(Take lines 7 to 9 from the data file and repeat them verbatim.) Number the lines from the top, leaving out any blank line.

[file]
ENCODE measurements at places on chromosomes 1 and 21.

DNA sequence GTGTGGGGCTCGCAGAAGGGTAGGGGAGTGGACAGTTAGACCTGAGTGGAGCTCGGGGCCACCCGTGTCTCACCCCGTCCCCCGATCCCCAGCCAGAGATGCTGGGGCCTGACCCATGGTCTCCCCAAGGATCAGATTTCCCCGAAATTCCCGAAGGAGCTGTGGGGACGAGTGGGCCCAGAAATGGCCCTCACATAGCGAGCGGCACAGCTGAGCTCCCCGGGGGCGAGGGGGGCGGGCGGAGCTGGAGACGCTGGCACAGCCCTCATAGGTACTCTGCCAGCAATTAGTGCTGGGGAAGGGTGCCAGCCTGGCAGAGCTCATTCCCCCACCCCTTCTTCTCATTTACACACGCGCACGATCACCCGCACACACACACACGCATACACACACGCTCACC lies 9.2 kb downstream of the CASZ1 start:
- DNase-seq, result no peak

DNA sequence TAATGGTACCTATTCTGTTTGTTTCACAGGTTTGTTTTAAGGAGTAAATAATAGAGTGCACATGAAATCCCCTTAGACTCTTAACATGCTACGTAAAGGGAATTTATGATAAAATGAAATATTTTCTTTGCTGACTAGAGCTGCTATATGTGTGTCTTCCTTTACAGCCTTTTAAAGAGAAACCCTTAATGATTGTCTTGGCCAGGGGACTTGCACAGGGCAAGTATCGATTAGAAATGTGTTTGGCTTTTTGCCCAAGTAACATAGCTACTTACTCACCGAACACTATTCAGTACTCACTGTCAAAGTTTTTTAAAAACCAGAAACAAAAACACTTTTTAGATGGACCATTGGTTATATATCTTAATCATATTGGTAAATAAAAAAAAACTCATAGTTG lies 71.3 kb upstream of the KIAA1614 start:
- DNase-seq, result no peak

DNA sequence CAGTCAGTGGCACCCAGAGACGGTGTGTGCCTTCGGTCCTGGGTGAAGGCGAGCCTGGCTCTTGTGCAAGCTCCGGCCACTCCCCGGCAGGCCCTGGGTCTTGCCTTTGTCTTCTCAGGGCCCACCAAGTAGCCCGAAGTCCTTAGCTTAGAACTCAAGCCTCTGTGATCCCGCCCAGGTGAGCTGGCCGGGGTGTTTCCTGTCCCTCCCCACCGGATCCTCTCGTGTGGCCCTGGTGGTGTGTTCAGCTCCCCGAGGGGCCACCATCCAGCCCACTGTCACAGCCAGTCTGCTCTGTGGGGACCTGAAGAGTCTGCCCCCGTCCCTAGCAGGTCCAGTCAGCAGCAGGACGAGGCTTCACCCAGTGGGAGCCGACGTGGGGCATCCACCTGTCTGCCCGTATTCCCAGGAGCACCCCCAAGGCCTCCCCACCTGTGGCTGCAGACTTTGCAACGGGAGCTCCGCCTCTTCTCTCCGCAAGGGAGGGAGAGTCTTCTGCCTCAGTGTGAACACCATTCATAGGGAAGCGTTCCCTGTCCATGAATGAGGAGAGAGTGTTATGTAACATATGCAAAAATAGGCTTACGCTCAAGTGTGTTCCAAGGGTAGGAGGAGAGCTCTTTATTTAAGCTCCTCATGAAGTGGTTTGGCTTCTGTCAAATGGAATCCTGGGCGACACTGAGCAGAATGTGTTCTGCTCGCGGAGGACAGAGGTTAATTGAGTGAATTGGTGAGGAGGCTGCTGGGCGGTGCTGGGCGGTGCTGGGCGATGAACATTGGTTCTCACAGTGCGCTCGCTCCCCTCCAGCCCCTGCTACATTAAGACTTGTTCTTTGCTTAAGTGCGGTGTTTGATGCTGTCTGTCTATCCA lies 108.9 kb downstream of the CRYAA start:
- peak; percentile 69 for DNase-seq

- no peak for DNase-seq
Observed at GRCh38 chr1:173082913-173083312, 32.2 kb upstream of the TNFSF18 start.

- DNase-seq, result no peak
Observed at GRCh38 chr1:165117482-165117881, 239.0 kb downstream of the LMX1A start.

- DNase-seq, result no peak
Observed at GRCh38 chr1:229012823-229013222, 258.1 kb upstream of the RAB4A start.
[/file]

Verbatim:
- peak; percentile 69 for DNase-seq

- no peak for DNase-seq
Observed at GRCh38 chr1:173082913-173083312, 32.2 kb upstream of the TNFSF18 start.